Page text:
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  1. #291
    meh Salomé's Avatar
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    I see. Soul-surrendering doesn't sound like an activity this 5 could get into in a big way.
    Quote Originally Posted by Ivy View Post
    Gosh, the world looks so small from up here on my high horse of menstruation.

  2. #292
    Stansmith
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    6 is still the most embarassing type you can be. Watch any KKK, neo-nazi, or anti-Gay rally in 2013, and you'll see that 90% of the members are brain dead SJ and SP 6s.


  3. #293
    Artisan Conquerer Halla74's Avatar
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    Placeholder...
    --------------------
    Type Stats:
    MBTI -> (E) 77.14% | (i) 22.86% ; (S) 60% | (n) 40% ; (T) 72.22% | (f) 27.78% ; (P) 51.43% | (j) 48.57%
    BIG 5 -> Extroversion 77% ; Accommodation 60% ; Orderliness 62% ; Emotional Stability 64% ; Open Mindedness 74%

    Quotes:
    "If somebody asks your MBTI type on a first date, run". -Donna Cecilia
    "Enneagram is psychological underpinnings. Cognitive Functions are mental reasoning and perceptional processes. -Sanjuro

  4. #294
    Unapologetic being Evolving Transparency's Avatar
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    @Stansmith the reason why I truly don't think it's that bad of an enneagram...in all honesty...is cause we get to grow via the most contrast in our life

    Now someone could replace the word "contrast" with suffering...if you choose to do so then that's ur opinion.

    What I mean is, that a lot of other types...are not thinking about the same things as we are.

    They just aren't

    That's why it's always to hard to relate to others.

    They're thinking of what dress to wear and I'm thinking about death.

    I don't look at this as a curse. It's a gift.

    I'm going to have no troubles one day because I'm so overly concerned about getting rid of troubles..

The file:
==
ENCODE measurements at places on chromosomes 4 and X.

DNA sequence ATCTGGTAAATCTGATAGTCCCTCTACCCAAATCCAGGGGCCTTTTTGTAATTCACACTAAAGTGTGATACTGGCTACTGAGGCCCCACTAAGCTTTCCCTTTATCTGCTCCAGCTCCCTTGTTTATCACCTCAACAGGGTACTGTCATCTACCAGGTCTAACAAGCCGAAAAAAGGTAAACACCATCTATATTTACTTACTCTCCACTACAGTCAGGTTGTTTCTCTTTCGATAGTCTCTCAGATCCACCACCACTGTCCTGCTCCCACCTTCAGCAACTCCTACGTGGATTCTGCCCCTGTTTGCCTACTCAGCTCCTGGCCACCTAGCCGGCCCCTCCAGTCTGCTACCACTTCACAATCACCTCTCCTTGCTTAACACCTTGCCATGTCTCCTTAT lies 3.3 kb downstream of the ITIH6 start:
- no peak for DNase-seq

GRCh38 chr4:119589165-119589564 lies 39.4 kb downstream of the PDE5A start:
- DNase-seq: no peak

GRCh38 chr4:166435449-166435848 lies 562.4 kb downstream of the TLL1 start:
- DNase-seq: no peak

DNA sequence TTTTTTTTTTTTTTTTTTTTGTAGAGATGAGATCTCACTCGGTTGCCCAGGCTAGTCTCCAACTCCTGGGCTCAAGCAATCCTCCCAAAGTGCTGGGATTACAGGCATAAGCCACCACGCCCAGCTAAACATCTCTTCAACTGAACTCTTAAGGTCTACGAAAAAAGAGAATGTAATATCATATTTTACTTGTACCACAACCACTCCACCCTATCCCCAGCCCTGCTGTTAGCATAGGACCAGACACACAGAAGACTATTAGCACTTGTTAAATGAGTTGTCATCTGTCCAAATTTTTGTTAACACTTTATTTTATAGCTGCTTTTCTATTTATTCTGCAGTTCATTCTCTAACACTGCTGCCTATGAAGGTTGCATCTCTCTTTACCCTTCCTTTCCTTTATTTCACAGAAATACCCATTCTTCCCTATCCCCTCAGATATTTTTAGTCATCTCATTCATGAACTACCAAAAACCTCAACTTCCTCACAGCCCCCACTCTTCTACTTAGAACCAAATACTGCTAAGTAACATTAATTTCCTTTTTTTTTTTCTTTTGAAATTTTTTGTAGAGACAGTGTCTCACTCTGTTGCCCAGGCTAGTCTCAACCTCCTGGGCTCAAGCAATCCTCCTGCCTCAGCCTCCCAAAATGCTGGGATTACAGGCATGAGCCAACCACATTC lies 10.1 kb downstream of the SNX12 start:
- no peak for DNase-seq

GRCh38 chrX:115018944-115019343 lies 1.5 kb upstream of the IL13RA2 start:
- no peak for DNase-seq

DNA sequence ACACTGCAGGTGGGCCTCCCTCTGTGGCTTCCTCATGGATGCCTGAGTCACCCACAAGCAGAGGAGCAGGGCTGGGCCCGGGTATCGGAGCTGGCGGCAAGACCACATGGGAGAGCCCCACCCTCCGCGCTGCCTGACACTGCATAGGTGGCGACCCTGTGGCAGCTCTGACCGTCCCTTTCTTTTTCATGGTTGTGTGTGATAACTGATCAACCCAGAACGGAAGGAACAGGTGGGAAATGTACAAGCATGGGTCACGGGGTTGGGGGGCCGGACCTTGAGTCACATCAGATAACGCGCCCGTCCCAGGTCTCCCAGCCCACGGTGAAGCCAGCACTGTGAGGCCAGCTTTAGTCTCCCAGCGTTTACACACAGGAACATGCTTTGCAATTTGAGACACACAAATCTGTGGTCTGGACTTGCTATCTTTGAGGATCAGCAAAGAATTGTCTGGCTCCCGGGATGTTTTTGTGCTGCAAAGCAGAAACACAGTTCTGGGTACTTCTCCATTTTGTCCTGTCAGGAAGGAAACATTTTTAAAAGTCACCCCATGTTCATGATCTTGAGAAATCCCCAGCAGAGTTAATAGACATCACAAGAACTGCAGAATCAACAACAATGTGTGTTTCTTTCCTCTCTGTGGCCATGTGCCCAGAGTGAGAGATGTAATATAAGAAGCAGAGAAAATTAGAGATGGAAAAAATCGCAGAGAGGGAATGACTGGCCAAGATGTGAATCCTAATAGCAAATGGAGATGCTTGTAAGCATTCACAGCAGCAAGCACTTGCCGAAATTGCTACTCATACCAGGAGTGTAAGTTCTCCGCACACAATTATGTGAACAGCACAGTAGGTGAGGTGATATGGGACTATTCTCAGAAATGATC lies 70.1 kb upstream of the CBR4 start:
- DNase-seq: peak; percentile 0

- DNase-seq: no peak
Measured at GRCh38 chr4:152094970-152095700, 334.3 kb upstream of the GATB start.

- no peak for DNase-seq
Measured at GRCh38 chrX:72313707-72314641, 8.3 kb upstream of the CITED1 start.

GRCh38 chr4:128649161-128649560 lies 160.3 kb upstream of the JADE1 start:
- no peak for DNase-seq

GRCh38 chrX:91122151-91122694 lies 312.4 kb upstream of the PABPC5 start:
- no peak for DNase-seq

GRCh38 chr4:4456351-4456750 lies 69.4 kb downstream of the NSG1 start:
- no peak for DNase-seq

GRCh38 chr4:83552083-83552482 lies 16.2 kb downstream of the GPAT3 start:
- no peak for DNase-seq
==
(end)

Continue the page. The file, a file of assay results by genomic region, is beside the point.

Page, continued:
I'm going to get the point that master oogway is at in the movie Kung Fu Panda. Where trouble doesn't even phase him. (I love him)

    That's the awesome part about being a 6.

    We get to REALLY grow...and know the truths of the universe from going through all the "suffering"/contrast we go through.

    A 4 is like...never gonna feel like enough is enough...at least not what I've seen....They are always going to be soul searching...it's just ingrained in them.

    Where I found my soul at a very early age.

    I dunno about other types...maybe 7's will have it hard to do that too if they never deal with issues and just continue to sweep them under a rug.

    You get my gist?
    "Once the game is over, the Pawn and the King go back into the same box"

    Freedom isn't free.
    "Freedom is the right to tell people what they do not want to hear." ~ Orwell
    I'm that person that embodies pretty much everything that you hate. Might as well get used to it.
    Unapologetically bonding in an uninhibited, propelled manner
    10w12

  5. #295
    You have a choice! 21%'s Avatar
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    Quote Originally Posted by skylights View Post
    So, 5s, how does someone who loves a 5 reach out to them and make it across that distance still being able to keep their own priorities somewhat?

    My dad - he's either 6/5 or 5/6, very much in the middle - once shared in the middle of a painful family breakdown that he does feel lonely and isolated sometimes, but the difficulty is that he's rarely willing to reach out to us on our terms. He's an INTP, sp/sx, and had a somewhat painful childhood. I love and respect him and want to make him happy, but at the same time, he's kind of hard to get along with. He's very obsessive and picky in some ways, and he's not very willing to participate unless things are the way he likes them.
    My dad is INTP 5w6 sp/so (I think) and he is pretty much the same way. He kinda does his own thing most of the time, and whether we join him or not is up to us. If we want to watch a movie and he happens to want to watch a different one -- he would just go to a different room to watch his movie.

    But, he loves us, and I can see that he tries to please. He'd come in to the room just to give us a hug once in a while. We connect the most through intellectual discussions and joking/sparring, and I think that is good enough for me.

    My mom is a very sweet, ever-caring ISFJ, who is happy to take on whatever interest he has, so it works out fine that way. She is also quite independent and does not require a lot of attention. They are like best friends.

    With us, I think my sister and I have learned that whining works. We'll keep on whining nicely about things and eventually he will give in.
    4w5 sp/sx EII

  6. #296
    meh Salomé's Avatar
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    Quote Originally Posted by skylights View Post